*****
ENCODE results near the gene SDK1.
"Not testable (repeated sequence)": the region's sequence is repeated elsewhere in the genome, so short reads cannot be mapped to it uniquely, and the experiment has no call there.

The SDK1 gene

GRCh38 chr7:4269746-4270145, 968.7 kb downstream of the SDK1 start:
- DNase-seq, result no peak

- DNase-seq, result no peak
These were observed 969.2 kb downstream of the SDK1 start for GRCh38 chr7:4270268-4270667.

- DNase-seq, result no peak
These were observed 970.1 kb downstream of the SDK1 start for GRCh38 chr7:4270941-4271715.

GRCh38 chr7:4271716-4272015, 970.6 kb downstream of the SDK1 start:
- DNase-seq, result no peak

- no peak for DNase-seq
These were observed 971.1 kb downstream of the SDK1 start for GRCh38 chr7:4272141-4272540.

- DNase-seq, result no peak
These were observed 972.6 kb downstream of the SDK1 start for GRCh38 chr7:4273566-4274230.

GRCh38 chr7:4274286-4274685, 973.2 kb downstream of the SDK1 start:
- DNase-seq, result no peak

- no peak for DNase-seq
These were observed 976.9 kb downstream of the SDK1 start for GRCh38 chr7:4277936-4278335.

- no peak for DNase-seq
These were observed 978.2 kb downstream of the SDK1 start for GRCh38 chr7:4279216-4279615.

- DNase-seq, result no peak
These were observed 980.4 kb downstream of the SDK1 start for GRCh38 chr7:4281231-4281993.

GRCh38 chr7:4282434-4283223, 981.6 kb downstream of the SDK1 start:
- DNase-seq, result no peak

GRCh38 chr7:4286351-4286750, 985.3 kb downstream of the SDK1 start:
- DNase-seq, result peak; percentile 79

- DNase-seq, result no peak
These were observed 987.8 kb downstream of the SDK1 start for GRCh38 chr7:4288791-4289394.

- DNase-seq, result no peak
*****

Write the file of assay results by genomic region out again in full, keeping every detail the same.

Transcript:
ENCODE results near the gene SDK1.
"Not testable (repeated sequence)": the region's sequence is repeated elsewhere in the genome, so short reads cannot be mapped to it uniquely, and the experiment has no call there.

The SDK1 gene

GRCh38 chr7:4269746-4270145, 968.7 kb downstream of the SDK1 start:
- DNase-seq, result no peak

- DNase-seq, result no peak
These were observed 969.2 kb downstream of the SDK1 start for GRCh38 chr7:4270268-4270667.

- DNase-seq, result no peak
These were observed 970.1 kb downstream of the SDK1 start for GRCh38 chr7:4270941-4271715.

GRCh38 chr7:4271716-4272015, 970.6 kb downstream of the SDK1 start:
- DNase-seq, result no peak

- no peak for DNase-seq
These were observed 971.1 kb downstream of the SDK1 start for GRCh38 chr7:4272141-4272540.

- DNase-seq, result no peak
These were observed 972.6 kb downstream of the SDK1 start for GRCh38 chr7:4273566-4274230.

GRCh38 chr7:4274286-4274685, 973.2 kb downstream of the SDK1 start:
- DNase-seq, result no peak

- no peak for DNase-seq
These were observed 976.9 kb downstream of the SDK1 start for GRCh38 chr7:4277936-4278335.

- no peak for DNase-seq
These were observed 978.2 kb downstream of the SDK1 start for GRCh38 chr7:4279216-4279615.

- DNase-seq, result no peak
These were observed 980.4 kb downstream of the SDK1 start for GRCh38 chr7:4281231-4281993.

GRCh38 chr7:4282434-4283223, 981.6 kb downstream of the SDK1 start:
- DNase-seq, result no peak

GRCh38 chr7:4286351-4286750, 985.3 kb downstream of the SDK1 start:
- DNase-seq, result peak; percentile 79

- DNase-seq, result no peak
These were observed 987.8 kb downstream of the SDK1 start for GRCh38 chr7:4288791-4289394.

- DNase-seq, result no peak